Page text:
Oregon Spotted Frog

Oregon Spotted Frog

Quick Facts

Latin Name: Rana pretiosa

Status: Threatened

Population: Found throughout central and western Oregon and western Washington

Diet: Insects

Length: 1.74 to 4 inches

About the Oregon Spotted Frog

The Oregon spotted frog is named for the black spots that cover its head and back. The body color on adults ranges from brown to brownish-red and becomes increasingly red as the frogs age. The species is very aquatic, even compared to other amphibians. Oregon spotted frogs are almost always found in or near water.

Mating typically occurs between March and June, and eggs are laid in pools of water no more than six inches deep. When the tadpoles hatch, they graze on plants and bacteria before metamorphosing into froglets during their first summer. Adults feed primarily on insects and they begin mating at around three years of age.

The Oregon spotted frog is believed to have lost at least 78%, and possibly as much as 90%, of its former habitat and is no longer found in the state of California as a result of habitat loss, invasive plants, and the introduction of non-native predators.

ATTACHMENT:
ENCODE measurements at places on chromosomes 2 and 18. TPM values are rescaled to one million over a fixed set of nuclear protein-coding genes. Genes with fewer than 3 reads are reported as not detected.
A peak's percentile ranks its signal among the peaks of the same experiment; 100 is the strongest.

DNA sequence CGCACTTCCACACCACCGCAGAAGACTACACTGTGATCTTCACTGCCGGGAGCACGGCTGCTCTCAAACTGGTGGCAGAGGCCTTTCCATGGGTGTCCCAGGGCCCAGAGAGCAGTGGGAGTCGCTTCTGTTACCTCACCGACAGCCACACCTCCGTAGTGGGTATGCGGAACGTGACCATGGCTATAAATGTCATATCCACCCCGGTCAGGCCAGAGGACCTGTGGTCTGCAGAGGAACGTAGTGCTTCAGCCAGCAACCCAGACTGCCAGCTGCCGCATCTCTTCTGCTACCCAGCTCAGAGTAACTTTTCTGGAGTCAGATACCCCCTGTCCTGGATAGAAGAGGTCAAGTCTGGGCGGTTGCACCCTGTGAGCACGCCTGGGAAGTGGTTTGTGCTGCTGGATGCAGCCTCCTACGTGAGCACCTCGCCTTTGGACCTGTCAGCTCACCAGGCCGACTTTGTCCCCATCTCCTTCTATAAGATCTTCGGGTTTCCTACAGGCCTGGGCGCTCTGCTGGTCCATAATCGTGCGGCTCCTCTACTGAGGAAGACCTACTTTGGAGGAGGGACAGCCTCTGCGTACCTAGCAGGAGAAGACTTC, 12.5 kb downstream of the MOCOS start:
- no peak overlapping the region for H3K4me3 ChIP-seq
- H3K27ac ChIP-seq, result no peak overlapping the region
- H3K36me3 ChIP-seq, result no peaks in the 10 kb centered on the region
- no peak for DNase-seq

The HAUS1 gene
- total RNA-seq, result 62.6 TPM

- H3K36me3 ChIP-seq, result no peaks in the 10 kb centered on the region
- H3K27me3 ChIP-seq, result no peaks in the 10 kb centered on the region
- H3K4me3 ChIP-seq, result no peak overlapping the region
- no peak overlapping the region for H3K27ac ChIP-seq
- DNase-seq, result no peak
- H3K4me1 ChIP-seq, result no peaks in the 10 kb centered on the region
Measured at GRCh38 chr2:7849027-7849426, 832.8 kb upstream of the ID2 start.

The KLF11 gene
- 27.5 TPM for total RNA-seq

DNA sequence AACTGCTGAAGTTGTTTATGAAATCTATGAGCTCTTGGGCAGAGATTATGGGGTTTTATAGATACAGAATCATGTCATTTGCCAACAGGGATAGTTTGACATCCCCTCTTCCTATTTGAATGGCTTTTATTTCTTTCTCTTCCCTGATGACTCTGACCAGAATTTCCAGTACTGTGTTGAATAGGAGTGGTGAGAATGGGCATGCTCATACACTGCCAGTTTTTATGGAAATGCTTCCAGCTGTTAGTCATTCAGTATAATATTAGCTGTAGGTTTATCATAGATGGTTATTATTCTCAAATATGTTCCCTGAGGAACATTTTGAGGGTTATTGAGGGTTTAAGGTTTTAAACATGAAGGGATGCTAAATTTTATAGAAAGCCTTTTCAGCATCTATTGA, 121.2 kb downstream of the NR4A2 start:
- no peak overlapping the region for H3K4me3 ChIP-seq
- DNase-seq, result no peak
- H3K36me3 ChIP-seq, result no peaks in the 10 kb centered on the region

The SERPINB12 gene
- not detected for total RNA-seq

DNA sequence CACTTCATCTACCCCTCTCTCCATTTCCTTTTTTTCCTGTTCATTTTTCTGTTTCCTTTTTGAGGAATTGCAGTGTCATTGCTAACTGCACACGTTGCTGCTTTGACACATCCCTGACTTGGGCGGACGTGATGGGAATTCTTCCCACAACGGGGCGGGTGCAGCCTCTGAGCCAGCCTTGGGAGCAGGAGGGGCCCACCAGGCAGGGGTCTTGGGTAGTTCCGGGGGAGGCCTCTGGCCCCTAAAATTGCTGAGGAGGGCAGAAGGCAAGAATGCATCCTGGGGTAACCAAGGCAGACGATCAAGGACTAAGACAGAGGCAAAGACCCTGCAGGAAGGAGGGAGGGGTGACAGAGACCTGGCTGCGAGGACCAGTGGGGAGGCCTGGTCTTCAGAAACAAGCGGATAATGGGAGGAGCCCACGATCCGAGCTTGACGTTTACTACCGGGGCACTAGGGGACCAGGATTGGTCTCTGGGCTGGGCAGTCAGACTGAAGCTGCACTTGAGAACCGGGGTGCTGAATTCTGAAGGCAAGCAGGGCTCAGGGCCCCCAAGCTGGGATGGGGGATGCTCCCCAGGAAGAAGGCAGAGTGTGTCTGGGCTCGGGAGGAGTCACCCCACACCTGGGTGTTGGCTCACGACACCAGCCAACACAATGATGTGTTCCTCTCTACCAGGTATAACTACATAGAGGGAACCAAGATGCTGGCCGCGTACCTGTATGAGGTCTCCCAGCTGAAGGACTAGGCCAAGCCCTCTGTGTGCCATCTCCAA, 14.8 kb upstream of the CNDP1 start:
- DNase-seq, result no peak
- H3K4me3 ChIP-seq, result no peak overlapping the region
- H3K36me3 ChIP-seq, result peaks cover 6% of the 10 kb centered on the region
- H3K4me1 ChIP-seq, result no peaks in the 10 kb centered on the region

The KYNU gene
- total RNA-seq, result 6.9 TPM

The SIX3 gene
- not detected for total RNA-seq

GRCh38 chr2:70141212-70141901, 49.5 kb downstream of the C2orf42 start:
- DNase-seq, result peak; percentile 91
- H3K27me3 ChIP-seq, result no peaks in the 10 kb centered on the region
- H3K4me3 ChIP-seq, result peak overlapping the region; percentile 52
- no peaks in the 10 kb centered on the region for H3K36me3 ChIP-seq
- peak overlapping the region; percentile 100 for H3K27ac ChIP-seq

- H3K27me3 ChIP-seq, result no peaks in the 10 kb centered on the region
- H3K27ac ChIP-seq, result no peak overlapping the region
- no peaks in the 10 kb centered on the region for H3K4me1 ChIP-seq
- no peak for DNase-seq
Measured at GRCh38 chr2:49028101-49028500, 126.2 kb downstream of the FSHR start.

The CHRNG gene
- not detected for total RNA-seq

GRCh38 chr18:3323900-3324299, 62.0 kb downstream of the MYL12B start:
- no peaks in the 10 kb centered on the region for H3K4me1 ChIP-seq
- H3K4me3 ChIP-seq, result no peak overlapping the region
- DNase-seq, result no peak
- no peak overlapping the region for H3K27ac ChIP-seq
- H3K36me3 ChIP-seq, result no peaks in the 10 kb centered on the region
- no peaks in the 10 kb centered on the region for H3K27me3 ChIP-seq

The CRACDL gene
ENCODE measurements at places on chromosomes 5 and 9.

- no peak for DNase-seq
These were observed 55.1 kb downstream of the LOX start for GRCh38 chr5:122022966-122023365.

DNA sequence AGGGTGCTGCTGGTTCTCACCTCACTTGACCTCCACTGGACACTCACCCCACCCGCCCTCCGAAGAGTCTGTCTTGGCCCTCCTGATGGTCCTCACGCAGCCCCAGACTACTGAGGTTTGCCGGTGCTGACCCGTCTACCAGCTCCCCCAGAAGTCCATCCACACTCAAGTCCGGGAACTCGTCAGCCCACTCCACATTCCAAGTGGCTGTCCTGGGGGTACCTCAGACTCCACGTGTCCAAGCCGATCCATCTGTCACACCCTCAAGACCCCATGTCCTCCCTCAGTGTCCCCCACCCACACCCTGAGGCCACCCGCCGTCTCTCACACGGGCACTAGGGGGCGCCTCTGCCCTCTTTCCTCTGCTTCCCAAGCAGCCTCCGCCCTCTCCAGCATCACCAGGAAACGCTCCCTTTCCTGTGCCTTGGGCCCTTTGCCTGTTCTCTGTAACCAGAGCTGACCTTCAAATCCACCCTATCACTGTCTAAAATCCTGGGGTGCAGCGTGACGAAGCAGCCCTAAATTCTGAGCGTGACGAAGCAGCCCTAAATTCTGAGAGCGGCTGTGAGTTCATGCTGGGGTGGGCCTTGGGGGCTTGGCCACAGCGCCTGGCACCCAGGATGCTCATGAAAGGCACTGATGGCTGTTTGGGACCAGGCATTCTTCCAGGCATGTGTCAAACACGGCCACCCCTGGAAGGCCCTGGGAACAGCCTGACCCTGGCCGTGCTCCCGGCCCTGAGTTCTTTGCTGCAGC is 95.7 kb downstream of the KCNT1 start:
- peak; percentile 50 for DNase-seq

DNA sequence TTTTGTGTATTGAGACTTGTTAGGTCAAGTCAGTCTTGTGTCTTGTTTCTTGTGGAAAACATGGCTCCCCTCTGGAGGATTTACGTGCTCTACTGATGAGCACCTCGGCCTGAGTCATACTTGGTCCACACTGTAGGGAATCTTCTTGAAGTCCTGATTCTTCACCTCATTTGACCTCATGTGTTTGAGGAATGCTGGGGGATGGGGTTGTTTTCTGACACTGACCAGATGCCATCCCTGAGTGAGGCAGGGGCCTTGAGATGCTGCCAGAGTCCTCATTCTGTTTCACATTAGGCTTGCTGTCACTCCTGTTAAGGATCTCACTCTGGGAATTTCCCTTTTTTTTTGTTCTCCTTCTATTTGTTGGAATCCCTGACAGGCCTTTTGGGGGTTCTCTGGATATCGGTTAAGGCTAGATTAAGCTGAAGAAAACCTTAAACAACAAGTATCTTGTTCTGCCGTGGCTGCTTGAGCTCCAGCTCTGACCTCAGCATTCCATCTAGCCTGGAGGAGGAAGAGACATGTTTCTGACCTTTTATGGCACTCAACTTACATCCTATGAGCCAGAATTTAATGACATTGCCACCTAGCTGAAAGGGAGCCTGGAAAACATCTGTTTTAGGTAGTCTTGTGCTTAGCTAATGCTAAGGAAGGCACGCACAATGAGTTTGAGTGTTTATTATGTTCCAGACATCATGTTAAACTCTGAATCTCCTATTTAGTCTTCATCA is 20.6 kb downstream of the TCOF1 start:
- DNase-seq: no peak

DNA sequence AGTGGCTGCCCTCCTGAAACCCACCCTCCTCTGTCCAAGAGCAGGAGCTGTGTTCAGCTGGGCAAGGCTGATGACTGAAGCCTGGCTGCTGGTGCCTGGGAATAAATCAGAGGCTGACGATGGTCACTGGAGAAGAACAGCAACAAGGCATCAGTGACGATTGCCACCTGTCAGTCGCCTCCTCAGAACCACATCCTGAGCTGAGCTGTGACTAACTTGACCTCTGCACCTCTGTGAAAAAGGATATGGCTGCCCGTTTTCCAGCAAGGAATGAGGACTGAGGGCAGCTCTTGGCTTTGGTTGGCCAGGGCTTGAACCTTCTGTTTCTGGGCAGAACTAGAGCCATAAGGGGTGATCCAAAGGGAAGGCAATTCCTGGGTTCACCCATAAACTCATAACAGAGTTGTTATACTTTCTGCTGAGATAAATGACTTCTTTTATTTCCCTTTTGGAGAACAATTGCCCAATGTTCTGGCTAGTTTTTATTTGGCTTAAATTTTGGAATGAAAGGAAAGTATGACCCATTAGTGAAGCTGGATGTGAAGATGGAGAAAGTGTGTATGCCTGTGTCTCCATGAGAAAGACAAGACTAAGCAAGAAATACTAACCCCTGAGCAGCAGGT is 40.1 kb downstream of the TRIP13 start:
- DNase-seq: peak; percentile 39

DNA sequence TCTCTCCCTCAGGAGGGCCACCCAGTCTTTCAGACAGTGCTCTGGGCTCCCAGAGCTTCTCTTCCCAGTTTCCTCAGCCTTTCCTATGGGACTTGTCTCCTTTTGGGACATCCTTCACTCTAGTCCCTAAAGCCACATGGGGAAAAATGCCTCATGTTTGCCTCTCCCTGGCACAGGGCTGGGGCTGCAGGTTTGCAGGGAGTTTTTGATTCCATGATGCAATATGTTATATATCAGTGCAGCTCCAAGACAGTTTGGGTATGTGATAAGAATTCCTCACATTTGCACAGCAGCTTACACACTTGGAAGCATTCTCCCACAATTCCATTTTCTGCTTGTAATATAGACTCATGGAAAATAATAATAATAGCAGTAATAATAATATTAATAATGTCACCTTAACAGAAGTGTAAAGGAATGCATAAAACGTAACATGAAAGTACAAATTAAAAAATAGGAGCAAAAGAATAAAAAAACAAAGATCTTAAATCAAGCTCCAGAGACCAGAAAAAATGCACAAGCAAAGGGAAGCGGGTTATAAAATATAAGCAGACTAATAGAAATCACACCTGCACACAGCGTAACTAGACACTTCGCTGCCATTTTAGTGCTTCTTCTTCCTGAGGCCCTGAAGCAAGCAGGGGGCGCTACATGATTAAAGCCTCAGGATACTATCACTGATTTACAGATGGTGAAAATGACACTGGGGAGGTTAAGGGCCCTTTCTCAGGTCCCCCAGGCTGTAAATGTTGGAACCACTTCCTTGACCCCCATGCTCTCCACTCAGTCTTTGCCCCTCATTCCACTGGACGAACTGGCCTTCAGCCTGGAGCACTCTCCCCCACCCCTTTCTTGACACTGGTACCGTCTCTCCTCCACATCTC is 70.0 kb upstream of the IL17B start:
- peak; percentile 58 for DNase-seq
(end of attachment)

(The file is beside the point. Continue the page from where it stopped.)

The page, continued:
For more information: U.S. Fish and Wildlife Service
Photography: Image #1 by U.S. Fish and Wildlife Service, Image #2 by Mid-Columbia River Refuge.

HABITATS

The Oregon spotted frog lives in the following habitats:

HOW YOU CAN HELP THIS SPECIES

The Oregon spotted frog needs your help to preserve its natural habitat. Together, with Pacific Forest Trust and our network of partners, we can all protect the spaces this species needs to survive.

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Conservation PROJECTS WITH
Oregon spotted frog HABITATS

The Pacific Forest Trust is dedicated to preserving natural habitats and forest systems where animals can thrive. Explore some of our conservation projects and easements in and around the Oregon spotted frog habitat.